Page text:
Story of Medicine in 50 Discoveries
The 5,000-year-old Iceman discovered frozen in the Alps may have treated his gallstones, Lyme disease, and hardening of the arteries with the 61 tattoos that covered his body?most of which matched acupuncture points, and the walnut-sized pieces of fungus he carried on his belt. The herbal medicines chamomile and yarrow have been found on 50,000-year-old teeth, and neatly bored holes in prehistoric skulls show that Neolithic surgeons relieved pressure on the brain (or attempted to release evil spirits) at least 10,000 years ago. From Mesopotamian pharmaceuticals and Ancient Greek sleep therapy through midwifery, amputation, bloodletting, Renaissance anatomy, bubonic plague, and cholera to the discovery of germs, X-rays, DNA-based treatments and modern prosthetics, the history of medicine is a wild ride through the history of humankind. Color throughout.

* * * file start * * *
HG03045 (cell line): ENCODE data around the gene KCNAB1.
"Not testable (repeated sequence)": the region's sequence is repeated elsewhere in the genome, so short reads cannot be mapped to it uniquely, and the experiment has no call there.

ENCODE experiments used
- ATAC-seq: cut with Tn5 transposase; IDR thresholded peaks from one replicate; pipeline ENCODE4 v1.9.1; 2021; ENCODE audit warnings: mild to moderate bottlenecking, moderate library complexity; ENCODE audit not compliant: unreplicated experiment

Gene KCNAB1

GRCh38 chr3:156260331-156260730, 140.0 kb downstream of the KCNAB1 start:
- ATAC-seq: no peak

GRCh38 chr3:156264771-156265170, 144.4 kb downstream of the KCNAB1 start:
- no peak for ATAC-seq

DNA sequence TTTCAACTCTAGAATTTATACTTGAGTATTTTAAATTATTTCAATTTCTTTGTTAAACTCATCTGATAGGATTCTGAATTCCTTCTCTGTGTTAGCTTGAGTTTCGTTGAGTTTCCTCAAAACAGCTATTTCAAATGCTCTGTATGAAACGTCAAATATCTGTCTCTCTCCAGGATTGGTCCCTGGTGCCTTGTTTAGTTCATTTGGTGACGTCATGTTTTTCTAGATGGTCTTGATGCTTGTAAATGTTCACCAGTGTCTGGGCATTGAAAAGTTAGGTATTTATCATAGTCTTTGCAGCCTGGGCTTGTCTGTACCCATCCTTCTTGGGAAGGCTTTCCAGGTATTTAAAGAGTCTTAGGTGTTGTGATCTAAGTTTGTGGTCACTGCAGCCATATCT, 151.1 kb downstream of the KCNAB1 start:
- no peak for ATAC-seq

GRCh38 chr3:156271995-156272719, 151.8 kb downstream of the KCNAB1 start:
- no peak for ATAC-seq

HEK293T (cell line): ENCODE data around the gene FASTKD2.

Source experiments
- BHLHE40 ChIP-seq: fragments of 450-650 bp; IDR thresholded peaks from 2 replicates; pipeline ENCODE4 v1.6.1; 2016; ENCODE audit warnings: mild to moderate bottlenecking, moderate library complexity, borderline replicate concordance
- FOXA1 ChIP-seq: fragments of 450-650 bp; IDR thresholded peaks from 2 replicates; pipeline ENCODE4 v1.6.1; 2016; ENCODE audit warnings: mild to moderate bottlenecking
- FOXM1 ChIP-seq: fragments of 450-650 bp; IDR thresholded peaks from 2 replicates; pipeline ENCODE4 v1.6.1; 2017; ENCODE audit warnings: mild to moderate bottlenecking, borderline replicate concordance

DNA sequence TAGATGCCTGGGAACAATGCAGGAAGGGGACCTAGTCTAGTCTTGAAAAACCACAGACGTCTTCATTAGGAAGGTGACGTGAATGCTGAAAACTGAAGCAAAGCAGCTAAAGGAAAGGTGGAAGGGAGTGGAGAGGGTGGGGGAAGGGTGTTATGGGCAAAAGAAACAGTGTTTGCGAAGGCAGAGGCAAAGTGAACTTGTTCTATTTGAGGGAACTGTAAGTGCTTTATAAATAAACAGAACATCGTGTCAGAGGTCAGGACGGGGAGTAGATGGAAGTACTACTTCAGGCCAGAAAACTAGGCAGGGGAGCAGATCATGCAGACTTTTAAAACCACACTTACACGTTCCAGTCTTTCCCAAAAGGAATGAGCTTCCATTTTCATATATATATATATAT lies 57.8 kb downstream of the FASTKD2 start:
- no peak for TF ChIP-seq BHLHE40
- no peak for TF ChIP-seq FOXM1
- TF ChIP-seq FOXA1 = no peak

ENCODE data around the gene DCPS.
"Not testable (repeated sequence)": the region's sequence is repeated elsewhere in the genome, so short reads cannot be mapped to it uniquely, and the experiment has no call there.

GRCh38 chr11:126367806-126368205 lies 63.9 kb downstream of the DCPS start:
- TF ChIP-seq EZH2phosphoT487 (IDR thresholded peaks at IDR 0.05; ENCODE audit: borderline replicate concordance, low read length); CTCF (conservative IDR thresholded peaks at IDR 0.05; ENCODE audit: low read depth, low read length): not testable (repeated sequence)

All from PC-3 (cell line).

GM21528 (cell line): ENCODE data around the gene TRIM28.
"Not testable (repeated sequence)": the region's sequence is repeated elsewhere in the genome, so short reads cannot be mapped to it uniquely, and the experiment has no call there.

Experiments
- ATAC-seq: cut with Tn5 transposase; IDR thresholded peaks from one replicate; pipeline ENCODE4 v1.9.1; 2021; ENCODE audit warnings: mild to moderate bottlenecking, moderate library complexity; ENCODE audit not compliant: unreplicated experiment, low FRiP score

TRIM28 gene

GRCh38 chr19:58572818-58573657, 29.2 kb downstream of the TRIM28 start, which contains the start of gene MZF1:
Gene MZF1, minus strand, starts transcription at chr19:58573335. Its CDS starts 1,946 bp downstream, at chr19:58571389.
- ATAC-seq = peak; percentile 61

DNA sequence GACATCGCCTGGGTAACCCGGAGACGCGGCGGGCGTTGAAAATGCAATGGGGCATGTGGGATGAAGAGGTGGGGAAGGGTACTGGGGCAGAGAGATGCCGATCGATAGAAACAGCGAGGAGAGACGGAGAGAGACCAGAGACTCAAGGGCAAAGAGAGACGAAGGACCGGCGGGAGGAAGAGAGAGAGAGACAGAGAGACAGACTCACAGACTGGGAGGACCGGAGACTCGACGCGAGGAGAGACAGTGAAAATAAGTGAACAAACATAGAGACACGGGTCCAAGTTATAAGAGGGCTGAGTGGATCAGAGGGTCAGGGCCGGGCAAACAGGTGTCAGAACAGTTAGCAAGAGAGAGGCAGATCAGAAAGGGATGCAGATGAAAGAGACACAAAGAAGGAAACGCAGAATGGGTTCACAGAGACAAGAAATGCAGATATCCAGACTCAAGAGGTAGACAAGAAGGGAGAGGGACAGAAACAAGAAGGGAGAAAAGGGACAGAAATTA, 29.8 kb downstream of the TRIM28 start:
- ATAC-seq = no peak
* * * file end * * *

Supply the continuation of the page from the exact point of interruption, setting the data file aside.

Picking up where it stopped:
In reading thematically linked stories, as well as narrative accounts of people and events, you learn to connect the dots while exploring history. Some stories are well-known while others have slipped under the radar. This is history presented in a unique way that readers will find intriguing and easy to remember. Each story is brief, yet detailed. Even a reluctant reader will enjoy history presented in short episodes. The narrative style is easily digested, and bits are explained here and there as needed. The series feels like something you would have around the home or library for a child to pick up on their own, as a good reader, a supplement perhaps, but not as your primary history text. I especially liked learning about how inventions came about, often a mix of science and serendipity! Speaking of science, you get quite a bit of it with your history as well as geography, world cultures, and more. Loads of color photos and illustrations, a timeline, and resources at the back make this series perfect for spurring further research or for use in your unit study. It is my opinion that students as young as Grade 5 would enjoy this series, as well as middle/high schoolers. I had a chance to look through all 4 topics: hoaxes, disasters, medical discoveries, and travel. They are just fascinating, well beyond trivia. Non-fiction, with a secular or non-religious focus. ~Sara